By Toby James
We need the police. They keep us safe, keep crime off our streets and bring criminals to justice. Their job is somewhat thankless, however, and they are under fire more often than not. At the time of writing, the current scandal is the inquest over the 1985 shooting of Dorothy ‘Cherry’ Groce, which found that a series of police failures contributed to Groce’s injury.
Police officers searching for her son had entered her home and an inspector had shot her in the shoulder, leaving her paralysed from the waist down until her death in 2011.
The inspector in question is Douglas Lovelock, who told the inquest that he “shouldn’t have gone on that raid” due to nerves. If he himself can tell in hindsight that going on the raid was a mistake, the real question is over how the police allowed someone unfit to be carrying out such a delicate job to take part in the raid.
This is not to say that the police didn’t pay a price for this mistake. The shooting triggered the 1985 Brixton riots, in which shops were looted, police were attacked and cars were ignited with petrol bombs. Over 200 people were arrested in these riots, and with over 50 injuries and a fatality.
Bear in mind it has been found that the shooting of Groce, and therefore this riot, was partially triggered by police failures.
More recently, riots in 2011 were triggered by, or blamed on, the fatal shooting of Mark Duggan by a police marksman, who was part of a team intercepting Duggan’s vehicle, believing him to be armed.
The riots that were ignited by this shooting quickly spread throughout London and the rest of the country. Of course, many of these rioters no longer cited the shooting of Mark Duggan as a motivation for their rioting, and instead cited local police disagreements, and accusations of police racism.
This is a disease that seems to have plagued the police for decades. It is perceived by many that random police searches aren’t as random as they claim to be, and that the police are at odds with the black community. These accusations are not eased by recent findings that even within the force, black officers have been discriminated against.
Carol Howard claimed that she was discriminated against on the grounds of her race and gender by her superiors. A tribunal sided with her, and the Metropolitan Police can now expect a compensation claim from the 35 year-old firearms officer.
It is not just brutality and racism accusations that affect public opinion of the police, however. Last year, it emerged that the Metropolitan Police had taken on the identities of dead children in the past few decades, yet they have refused to state which families would have been affected by this questionable practice. The scale of its use is unknown, with the police admitting to having used it between 1981 and 1994, but there are indications that it may have been used as early as 1976 and as late as 2003.
The so-called ‘Plebgate’ affair is another example of questionable police practices, with police officers standing guard outside Downing Street claiming the then chief whip, Andrew Mitchell, had insulted them at the gate, upon their refusal to let him take a bike through.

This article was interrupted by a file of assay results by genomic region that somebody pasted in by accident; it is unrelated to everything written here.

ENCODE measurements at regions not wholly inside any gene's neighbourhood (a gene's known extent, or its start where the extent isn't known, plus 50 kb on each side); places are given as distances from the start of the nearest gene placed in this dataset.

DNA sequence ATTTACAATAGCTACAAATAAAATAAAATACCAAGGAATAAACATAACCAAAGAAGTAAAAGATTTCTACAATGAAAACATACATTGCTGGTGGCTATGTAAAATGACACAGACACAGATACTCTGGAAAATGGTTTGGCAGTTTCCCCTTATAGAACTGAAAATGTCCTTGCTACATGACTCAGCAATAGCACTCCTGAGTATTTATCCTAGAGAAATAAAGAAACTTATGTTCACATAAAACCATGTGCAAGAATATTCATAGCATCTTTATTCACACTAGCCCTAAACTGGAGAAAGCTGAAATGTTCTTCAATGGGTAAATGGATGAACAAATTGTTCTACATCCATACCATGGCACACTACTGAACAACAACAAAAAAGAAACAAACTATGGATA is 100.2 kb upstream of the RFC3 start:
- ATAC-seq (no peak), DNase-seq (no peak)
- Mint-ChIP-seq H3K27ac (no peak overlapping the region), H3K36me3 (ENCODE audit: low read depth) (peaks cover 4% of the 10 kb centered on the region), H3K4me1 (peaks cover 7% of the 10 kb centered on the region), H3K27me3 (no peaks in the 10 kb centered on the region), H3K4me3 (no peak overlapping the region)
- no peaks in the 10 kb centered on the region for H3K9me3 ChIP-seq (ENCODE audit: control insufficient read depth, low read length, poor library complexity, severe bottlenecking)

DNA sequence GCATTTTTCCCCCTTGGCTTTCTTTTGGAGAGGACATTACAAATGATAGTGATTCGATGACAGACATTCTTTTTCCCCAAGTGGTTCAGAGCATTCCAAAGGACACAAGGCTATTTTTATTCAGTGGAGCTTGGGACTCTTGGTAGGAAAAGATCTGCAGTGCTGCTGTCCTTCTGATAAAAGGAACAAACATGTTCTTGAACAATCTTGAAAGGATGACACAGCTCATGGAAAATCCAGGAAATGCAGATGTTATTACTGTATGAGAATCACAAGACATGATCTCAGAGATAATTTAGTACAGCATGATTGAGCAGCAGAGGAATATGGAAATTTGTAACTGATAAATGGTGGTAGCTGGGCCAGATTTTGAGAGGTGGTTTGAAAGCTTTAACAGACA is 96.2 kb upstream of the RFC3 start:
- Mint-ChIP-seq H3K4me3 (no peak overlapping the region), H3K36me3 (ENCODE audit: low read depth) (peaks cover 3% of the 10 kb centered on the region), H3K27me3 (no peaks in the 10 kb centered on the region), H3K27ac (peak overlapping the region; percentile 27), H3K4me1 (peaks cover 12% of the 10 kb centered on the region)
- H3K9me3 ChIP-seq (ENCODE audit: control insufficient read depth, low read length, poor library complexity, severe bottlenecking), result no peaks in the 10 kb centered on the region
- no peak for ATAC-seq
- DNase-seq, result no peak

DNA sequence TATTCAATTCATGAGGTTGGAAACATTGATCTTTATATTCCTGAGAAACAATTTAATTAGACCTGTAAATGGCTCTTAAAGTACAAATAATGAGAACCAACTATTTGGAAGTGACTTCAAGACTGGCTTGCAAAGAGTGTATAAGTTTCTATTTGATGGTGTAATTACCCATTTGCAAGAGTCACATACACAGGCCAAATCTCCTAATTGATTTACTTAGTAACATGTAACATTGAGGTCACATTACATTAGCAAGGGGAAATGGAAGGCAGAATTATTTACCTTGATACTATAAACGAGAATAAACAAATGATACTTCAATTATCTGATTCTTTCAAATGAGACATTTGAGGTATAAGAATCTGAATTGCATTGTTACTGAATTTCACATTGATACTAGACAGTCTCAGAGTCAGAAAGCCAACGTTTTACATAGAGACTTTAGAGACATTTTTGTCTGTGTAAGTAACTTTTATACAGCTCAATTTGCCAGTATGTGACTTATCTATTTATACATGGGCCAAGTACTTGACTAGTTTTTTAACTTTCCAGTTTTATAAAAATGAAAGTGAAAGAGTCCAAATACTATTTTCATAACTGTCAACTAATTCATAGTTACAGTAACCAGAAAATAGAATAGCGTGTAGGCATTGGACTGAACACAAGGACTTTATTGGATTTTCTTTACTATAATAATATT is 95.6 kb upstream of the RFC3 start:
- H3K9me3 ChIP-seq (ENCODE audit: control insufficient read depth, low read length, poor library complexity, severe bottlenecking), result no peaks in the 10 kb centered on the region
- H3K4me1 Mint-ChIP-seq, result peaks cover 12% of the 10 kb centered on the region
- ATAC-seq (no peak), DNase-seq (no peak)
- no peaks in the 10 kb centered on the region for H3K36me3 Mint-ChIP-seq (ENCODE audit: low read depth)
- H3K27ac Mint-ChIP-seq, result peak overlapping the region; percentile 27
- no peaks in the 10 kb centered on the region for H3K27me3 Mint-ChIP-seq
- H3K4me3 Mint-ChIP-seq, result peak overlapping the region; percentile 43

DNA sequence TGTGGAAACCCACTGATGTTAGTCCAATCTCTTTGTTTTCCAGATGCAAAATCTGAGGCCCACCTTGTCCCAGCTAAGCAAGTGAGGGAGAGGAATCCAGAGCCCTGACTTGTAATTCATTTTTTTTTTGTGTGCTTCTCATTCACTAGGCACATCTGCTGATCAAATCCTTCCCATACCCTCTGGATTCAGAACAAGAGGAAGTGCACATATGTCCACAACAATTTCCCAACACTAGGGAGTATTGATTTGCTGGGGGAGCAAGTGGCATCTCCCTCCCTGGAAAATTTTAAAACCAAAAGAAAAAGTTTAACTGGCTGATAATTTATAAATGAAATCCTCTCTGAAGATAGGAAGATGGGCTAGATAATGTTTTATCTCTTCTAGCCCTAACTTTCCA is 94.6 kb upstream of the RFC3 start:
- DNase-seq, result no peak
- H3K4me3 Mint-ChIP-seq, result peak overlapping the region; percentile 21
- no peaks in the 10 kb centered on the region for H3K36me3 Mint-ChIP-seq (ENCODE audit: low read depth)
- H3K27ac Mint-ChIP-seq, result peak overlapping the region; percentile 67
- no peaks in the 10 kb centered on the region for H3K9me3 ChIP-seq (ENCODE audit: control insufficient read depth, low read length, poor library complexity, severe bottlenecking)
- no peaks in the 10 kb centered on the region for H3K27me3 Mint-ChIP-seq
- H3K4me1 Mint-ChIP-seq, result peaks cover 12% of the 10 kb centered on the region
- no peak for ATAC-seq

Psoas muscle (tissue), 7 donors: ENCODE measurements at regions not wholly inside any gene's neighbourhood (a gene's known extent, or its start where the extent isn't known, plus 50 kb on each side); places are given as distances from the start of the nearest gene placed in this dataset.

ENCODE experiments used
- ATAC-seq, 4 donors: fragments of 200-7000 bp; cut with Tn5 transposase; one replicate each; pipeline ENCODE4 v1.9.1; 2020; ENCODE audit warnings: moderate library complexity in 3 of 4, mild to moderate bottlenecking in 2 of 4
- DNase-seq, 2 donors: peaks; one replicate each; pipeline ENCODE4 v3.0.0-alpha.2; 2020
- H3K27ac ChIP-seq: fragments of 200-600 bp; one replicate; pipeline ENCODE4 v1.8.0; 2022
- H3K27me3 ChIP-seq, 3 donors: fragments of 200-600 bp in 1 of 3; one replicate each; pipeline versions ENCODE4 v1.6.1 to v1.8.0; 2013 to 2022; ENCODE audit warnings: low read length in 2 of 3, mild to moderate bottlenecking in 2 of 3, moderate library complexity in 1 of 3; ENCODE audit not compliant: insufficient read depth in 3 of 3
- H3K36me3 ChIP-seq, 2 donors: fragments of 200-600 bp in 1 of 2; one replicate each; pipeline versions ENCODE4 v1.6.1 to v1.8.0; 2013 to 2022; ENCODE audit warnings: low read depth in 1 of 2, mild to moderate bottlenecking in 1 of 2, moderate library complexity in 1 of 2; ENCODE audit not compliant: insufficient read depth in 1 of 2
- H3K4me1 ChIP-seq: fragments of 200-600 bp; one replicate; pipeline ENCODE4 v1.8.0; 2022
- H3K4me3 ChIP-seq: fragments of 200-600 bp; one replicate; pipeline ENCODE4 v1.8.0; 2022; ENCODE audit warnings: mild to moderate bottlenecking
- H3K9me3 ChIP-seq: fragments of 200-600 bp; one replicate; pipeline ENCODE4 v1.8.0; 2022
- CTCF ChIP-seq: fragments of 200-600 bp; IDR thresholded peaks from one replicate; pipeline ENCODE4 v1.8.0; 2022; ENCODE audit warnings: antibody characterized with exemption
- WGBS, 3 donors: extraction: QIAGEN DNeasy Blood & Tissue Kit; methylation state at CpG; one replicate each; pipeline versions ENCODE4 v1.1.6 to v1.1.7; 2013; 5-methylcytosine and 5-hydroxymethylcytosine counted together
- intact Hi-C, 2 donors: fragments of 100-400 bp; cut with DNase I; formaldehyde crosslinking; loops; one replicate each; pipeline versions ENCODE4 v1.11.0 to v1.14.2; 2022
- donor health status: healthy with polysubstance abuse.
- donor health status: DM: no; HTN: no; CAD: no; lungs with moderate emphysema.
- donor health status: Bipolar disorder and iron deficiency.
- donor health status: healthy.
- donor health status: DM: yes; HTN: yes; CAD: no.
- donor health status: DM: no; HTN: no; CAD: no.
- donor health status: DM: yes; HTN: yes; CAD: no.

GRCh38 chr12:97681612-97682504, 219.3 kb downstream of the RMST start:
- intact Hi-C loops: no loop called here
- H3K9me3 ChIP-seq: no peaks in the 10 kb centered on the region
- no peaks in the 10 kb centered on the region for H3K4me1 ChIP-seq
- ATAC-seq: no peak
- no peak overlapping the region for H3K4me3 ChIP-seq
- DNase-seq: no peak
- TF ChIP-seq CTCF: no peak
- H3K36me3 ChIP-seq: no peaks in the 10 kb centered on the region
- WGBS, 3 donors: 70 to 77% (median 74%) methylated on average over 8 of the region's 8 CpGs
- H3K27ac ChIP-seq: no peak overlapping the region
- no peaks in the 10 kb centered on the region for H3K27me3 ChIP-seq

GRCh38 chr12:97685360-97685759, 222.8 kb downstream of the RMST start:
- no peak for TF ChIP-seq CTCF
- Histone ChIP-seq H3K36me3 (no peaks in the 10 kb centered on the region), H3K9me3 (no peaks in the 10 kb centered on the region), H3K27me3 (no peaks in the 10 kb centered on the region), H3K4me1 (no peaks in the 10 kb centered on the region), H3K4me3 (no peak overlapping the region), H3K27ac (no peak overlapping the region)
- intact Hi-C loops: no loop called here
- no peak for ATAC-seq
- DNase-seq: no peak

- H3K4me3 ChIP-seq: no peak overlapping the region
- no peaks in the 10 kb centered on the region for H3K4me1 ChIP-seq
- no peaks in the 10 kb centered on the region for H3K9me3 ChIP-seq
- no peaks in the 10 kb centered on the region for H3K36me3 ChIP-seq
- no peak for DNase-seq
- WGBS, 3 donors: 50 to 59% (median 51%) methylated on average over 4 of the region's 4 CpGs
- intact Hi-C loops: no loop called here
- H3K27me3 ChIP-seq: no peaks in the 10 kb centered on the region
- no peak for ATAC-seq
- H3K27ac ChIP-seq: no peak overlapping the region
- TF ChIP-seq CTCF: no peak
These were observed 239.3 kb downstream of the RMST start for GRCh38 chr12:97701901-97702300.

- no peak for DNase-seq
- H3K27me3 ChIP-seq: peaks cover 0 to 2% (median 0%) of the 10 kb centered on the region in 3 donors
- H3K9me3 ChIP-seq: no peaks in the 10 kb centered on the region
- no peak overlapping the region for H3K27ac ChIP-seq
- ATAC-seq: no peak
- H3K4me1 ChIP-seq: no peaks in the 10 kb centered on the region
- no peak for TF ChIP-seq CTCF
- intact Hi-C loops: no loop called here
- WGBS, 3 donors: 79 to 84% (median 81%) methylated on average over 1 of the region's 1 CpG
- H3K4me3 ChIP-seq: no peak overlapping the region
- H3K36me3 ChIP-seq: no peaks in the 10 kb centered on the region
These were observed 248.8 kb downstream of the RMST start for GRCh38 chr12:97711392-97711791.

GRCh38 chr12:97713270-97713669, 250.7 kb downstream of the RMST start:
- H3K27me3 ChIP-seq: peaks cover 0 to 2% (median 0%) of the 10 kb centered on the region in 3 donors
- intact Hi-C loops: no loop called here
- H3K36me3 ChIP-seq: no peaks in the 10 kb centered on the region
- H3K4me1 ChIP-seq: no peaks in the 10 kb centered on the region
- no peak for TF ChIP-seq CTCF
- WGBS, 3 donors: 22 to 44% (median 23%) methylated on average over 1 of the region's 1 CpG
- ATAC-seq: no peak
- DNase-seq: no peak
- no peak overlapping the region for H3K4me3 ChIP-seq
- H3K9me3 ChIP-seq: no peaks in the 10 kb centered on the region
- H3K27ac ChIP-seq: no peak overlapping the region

Unsurprisingly, it is not as clear-cut as this, however, with Andrew Mitchell accusing the press of libel for the way the incident was reported, and members of the police labelling him with the same accusations.
Mitchell had denied calling the officers plebs, and leaked CCTV footage cast doubt on the police’s claims about the length and severity of the incident, yet Mitchell had apologised for his conduct and subsequently resigned. These are not necessarily the actions of an entirely innocent man, so the degree to which the police’s claims were false may never be known.
When the police are so frequently slandered and plastered with accusations it is easy to forget that they really do play a vital part in our society. Of course you cannot report every success the police experience, yet it a necessity that the press sheds light on the police’s failings. We can all hope that one day the police are no longer in the news for their mistakes, but are instead praised and recognised as the crucial part of society that they are.
This is not a task that should be left to the media. It is not down to them to cherry pick incidents to report. It is down to the police to improve their own public image. They need to be seen as more inclusive. They need to take visible action against racism, not only in the force, but also in general, so as to dispel any rumours accusing them of discrimination. They need to be seen as more approachable, the cold façade that is adorned by most police officers must be lifted and people should feel safe, not scared, when they are in the vicinity of the force.
Most importantly, they need to prevent crime. That is what they are there for, and if they spend their resources on lawyers for tribunals and inquests into their own actions, there will be a knock on effect on their capacity to bring criminals to justice.
It is down to the police to change public opinion. If they can minimise failings, and deal with those that arise swiftly and effectively there will be nothing for sensationalist media looking for a scandal to report.
Once the police behave as they should, the media will report on them as they should, and people will see them as they should.